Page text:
Heritage Ottawa responds to new design for Château Laurier
Now in its fourth iteration, a plan by architectsAlliance to expand Ottawa’s iconic Château Laurier continues to meet a frosty reception.
Designed in collaboration with heritage consultants ERA Architects for developers Larco Investments‚ the proposal envisions a modern addition to the 1912 building, with the latest iteration introducing limestone cladding to reference the materiality and texture of the Châteauesque hotel.
Heritage Ottawa was not impressed, warning that approval of the design would constitute “the most disgraceful act of heritage vandalism of our generation.” Read the full statement below:
Owners of the Château Laurier have unveiled their latest design for a proposed addition to the venerable historic hotel, a National Historic Site of Canada.
Heritage Ottawa remains unimpressed—and is gravely concerned that the City of Ottawa may be on track to approve what would be the most disgraceful act of heritage vandalism of our generation.
The revised design fails to resolve—or even address—the underlying flaw that impaired all of the previous attempts. The angular, blocky massing and style of the proposed addition remains intrinsically incompatible with the romantic sensibility of the historic Château.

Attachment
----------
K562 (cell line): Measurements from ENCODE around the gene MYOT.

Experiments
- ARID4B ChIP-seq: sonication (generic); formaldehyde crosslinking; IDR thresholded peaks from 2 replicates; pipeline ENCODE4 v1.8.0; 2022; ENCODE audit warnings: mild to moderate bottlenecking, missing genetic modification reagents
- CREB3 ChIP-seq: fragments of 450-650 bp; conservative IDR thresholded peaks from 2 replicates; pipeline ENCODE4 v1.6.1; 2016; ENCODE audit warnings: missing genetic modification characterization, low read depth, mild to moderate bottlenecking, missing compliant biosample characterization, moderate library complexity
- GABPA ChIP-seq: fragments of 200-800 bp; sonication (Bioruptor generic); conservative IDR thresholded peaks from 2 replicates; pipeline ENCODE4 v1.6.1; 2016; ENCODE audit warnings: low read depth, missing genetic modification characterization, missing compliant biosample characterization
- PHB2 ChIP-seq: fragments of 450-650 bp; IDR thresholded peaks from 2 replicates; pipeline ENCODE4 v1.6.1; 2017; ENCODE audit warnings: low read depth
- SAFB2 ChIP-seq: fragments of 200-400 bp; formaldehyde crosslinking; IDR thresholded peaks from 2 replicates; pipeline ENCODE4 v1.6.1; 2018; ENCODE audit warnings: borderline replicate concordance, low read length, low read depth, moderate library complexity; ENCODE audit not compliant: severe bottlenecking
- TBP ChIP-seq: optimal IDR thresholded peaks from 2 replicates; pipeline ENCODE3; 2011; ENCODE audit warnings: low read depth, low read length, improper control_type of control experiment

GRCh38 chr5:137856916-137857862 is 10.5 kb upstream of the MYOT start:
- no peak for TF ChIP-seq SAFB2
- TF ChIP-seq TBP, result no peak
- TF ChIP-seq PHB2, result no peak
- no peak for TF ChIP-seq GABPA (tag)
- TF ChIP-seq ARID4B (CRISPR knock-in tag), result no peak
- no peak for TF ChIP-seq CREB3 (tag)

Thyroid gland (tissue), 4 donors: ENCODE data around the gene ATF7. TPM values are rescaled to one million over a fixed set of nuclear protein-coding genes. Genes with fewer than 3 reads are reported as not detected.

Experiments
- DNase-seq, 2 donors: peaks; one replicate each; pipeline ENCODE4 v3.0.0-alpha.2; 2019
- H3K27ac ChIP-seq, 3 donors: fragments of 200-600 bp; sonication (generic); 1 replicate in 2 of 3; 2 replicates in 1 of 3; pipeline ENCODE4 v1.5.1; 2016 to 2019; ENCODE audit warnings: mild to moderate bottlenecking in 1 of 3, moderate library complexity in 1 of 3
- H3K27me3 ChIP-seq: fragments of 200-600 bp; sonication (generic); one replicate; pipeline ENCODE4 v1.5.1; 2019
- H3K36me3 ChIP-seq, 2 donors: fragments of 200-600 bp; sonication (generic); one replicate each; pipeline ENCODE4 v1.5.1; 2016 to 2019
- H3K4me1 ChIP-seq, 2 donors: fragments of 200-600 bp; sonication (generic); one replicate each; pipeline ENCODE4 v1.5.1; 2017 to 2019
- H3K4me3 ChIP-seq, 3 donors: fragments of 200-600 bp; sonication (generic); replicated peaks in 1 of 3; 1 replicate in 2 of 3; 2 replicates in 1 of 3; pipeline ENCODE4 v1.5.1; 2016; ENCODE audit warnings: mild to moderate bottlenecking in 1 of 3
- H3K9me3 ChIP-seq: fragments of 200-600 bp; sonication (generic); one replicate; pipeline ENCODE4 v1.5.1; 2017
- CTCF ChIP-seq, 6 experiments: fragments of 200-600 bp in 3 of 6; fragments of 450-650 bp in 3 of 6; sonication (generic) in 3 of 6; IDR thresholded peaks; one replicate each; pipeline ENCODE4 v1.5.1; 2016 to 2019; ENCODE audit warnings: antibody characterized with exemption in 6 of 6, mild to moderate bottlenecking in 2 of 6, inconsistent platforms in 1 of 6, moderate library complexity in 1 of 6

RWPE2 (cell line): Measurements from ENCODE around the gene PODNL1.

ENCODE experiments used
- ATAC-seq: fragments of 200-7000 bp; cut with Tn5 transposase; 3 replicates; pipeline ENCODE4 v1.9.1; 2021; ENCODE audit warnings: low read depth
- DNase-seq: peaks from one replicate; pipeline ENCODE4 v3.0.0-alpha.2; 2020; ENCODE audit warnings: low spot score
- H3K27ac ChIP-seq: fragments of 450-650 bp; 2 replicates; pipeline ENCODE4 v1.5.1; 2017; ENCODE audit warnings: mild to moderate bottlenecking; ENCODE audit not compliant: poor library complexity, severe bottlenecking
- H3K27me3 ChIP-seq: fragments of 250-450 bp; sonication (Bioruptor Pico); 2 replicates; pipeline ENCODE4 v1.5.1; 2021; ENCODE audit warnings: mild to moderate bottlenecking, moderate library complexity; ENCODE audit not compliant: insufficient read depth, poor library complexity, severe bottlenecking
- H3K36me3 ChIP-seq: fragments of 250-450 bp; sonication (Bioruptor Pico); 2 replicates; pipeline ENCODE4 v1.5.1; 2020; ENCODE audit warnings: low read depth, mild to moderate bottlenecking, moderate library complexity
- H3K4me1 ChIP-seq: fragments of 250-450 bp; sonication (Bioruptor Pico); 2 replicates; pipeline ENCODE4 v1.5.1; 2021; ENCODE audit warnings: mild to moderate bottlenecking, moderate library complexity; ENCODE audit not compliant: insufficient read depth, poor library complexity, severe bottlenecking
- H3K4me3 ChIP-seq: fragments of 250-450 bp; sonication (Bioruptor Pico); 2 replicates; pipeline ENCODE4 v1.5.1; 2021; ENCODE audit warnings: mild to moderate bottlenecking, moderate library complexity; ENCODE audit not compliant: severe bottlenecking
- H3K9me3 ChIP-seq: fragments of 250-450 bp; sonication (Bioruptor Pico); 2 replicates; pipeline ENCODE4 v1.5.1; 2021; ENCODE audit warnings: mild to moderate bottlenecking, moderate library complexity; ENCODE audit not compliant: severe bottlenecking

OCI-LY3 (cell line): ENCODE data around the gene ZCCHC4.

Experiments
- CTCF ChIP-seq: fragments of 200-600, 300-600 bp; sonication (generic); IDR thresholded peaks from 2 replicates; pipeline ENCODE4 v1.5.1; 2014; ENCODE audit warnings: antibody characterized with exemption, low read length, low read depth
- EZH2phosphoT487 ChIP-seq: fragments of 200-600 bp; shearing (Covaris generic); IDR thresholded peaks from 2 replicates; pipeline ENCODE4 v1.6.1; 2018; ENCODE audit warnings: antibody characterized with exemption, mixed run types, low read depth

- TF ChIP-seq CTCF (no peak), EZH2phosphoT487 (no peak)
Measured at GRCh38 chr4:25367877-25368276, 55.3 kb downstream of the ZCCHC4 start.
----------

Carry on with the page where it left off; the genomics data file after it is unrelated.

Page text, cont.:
First and foremost, any addition must appreciate and respond constructively to the architectural sensibility of the original building. In the case of the Château Laurier, that prevailing sensibility is ‘picturesque’; that is, the building conveys a sense of romance, mystery, excitement, unpredictability and splendour. Architectural historian Peter Coffman has described it as “an invitation to dream.”
The proposed addition conveys no such qualities. It neither complements nor enhances its historic surroundings; it imposes upon them in harsh contrast.
The Château Laurier tells a “story”. A skillfully considered addition could add to that story. A poorly-conceived addition will only subtract from it. There is an opportunity here to enhance the experience of the Château, but this design simply gets in the way.
It appears that public objections to the previously proposed designs have had some effect. The latest design differs from its predecessor in several ways, including some use of limestone on the exterior and an overall height reduction of one storey.
But the fundamentally flawed premise remains unchanged. Although the design has evolved several times since its introduction nearly eighteen months ago, each evolution has found a different way to repeat the same mistake. No amount of refinement of exterior design details can overcome this fundamental incompatibility.
The Standards and Guidelines for the Conservation of Historic Places in Canada states:
“Conserve the heritage value and character-defining elements when creating any new additions to an historic place or any related new construction. Make the new work physically and visually compatible with, subordinate to and distinguishable from the historic place.”
Although undeniably distinguishable, the proposed addition is neither physically nor visually compatible with, nor subordinate to, the historic place on which it seeks to impose itself.